84, if memory serves, is similarly associated with a 'banishment' story, and a 'cowardice' story (for leaving the ground crew behind during the opening phase of the war in Burma) and neither of these is true either.

 

It's in the same vein the rumour that 74 Squadron spent so long off the ORBAT because they'd somehow offended the Air Staff (Jon Lake wondered in passing whether it was because they'd painted the tails of the Lightnings black as soon as they got to Singapore in the 60s). In truth, the Air Staff were falling over themselves to reform the Tiger Squadron throughout the 70s, proposing it as (in order) a Phantom FGR2 squadron in 38 Group [along with 3, 8 and 208 as other options, by the way], a Hunter Squadron [45 and 58 instead because of greater seniority] a Victor squadron [dismissed by a puzzled very senior officer saying he thought it inappropriate]; a Lightning squadron [no money to form it] and then - huzzah! - the F-4J buy materialised and as the senior fighter squadron (39 was allegedly being 'saved' for reappearance on the Canberra, and CAS and most of the Air Force Board fully supported this bending of the rules).

 

On the subject of fighter bars, one squadron was exempted from this - 112. They were told to submit their bars and presented something which Robin Brown recalled as [I paraphrase] looking like a drawing of a pair of dentures. They were allowed to keep the sharkmouth...

 

Further Edit - more discussion and some images https://www.secretprojects.co.uk/forum/index.php?topic=22196.0

 

And on page 52 onward of https://www.rafmuseum.org.uk/documents/Research/RAF-Historical-Society-Journals/Journal-36-Misc-Pre-War-Squadron-Markings-Poles-at-Halton.pdf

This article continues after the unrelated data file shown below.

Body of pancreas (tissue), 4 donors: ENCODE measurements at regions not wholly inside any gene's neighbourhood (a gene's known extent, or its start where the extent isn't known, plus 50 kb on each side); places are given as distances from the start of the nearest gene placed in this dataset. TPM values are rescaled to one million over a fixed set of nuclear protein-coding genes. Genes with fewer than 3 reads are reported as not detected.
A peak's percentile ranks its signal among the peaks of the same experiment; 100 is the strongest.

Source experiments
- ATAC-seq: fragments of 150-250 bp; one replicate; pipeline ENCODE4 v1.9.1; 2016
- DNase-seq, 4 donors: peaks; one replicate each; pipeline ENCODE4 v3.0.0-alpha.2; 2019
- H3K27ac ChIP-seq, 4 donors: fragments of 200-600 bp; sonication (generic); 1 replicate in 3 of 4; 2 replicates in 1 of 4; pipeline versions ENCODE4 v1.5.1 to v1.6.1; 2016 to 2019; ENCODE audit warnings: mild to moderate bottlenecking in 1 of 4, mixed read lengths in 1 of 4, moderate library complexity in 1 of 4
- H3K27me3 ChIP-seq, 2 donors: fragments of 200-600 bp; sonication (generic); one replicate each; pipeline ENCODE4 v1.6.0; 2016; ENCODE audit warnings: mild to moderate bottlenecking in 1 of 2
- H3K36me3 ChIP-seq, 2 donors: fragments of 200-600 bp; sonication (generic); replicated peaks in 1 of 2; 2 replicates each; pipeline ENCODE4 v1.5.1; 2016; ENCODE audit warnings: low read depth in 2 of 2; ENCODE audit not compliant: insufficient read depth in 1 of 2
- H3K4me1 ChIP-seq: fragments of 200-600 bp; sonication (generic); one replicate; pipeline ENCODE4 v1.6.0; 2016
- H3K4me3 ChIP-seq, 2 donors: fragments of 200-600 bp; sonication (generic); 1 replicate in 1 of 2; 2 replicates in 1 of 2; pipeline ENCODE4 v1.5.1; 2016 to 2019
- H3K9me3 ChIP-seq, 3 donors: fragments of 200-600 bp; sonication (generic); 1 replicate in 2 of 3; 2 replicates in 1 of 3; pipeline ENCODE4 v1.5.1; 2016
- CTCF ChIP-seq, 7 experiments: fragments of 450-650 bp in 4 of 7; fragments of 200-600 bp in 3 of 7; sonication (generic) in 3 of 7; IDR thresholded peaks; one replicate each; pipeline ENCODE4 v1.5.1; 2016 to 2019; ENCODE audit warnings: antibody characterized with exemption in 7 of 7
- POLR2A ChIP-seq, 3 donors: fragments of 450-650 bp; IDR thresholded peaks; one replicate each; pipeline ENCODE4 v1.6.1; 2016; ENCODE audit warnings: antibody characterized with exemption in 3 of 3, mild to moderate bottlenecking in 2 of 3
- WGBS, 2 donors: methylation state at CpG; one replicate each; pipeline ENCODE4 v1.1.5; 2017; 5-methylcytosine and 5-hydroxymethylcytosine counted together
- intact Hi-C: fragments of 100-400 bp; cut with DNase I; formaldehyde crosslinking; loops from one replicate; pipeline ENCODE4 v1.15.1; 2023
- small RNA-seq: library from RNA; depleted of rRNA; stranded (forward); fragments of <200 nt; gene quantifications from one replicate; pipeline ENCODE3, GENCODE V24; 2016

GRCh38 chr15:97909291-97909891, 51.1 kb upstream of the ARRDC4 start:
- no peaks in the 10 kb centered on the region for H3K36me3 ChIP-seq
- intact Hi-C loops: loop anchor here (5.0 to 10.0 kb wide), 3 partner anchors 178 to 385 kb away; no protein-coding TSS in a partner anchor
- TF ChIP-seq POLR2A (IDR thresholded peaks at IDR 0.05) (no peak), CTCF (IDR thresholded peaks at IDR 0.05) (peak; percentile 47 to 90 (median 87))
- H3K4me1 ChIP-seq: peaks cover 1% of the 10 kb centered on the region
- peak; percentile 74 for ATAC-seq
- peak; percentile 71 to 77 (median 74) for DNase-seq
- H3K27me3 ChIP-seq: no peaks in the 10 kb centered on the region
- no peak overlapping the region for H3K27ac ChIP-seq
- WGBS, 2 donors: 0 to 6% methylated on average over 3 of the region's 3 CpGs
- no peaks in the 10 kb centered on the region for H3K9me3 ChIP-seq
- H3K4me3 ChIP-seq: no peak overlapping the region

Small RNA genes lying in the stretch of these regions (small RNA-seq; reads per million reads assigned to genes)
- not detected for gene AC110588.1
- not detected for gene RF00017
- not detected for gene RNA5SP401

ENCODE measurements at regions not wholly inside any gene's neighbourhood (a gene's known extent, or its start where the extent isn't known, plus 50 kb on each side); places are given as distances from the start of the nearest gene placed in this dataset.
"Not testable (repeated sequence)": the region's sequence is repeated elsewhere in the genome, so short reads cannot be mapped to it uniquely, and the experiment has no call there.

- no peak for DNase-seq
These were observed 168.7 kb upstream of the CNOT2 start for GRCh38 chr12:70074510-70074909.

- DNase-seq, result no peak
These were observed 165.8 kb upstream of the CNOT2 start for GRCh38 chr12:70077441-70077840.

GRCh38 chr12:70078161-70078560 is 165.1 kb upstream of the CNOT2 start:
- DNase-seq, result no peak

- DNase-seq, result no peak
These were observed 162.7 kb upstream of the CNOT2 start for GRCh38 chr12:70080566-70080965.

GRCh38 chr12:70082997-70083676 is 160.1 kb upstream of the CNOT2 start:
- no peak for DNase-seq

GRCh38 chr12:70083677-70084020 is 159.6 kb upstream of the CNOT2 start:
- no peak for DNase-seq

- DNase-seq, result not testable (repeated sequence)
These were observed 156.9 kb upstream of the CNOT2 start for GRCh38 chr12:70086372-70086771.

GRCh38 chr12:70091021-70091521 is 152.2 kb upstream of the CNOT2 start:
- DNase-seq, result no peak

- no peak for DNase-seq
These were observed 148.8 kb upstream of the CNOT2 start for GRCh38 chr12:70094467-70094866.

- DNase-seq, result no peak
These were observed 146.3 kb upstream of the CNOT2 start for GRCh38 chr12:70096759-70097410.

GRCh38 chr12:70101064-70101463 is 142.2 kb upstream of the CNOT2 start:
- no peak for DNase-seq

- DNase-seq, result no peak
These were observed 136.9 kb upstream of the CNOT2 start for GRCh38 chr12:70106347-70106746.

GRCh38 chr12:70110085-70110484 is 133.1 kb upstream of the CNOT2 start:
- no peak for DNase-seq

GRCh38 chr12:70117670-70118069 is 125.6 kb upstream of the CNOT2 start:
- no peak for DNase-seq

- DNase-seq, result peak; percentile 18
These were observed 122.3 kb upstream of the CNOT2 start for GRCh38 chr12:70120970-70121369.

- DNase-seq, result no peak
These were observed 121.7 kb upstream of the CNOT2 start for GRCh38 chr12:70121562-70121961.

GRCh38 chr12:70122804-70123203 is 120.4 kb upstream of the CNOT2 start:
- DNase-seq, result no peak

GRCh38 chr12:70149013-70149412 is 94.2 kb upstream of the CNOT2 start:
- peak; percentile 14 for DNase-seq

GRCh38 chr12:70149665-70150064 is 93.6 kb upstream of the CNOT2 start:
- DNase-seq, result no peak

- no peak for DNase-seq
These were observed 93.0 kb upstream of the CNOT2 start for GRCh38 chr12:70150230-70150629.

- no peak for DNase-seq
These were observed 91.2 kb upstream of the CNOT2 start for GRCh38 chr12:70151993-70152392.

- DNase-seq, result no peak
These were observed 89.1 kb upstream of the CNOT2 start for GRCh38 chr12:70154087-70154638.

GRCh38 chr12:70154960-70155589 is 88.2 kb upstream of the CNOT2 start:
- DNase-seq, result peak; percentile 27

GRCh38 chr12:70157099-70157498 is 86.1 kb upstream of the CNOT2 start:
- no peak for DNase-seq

Edited by XV107
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Rawling's Fighter Squadrons of the RAF had a pretty good go at it, and the individual Modeldecal sheets are a good if incomplete reference.

 

There is still some disputed ones - 602 for example, used Douglas tartan, but as anyone who knows tartan will understand, there are multiple versions of each and whilst Dugald Cameron used Grey Douglas for his book and illustrations, some interpretations use 'Blue' Douglas. As Dugald worked with ex-air and ground crew, I would tend to support that interpretation.

 

There is scope for a definitive Journal, maybe even a thesis in there!

Edited by Dave Fleming
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17 hours ago, XV107 said:

 

When money was found to create more squadrons, the Air Staff recommended that these should be 8 and 151 - Trenchard accepted 8 without demur - so I'm guessing that the preservation of some RNAS heritage was the reason for the original decision - but decreed that 45 would be the other squadron.

>>

 

And on page 52 onward of https://www.rafmuseum.org.uk/documents/Research/RAF-Historical-Society-Journals/Journal-36-Misc-Pre-War-Squadron-Markings-Poles-at-Halton.pdf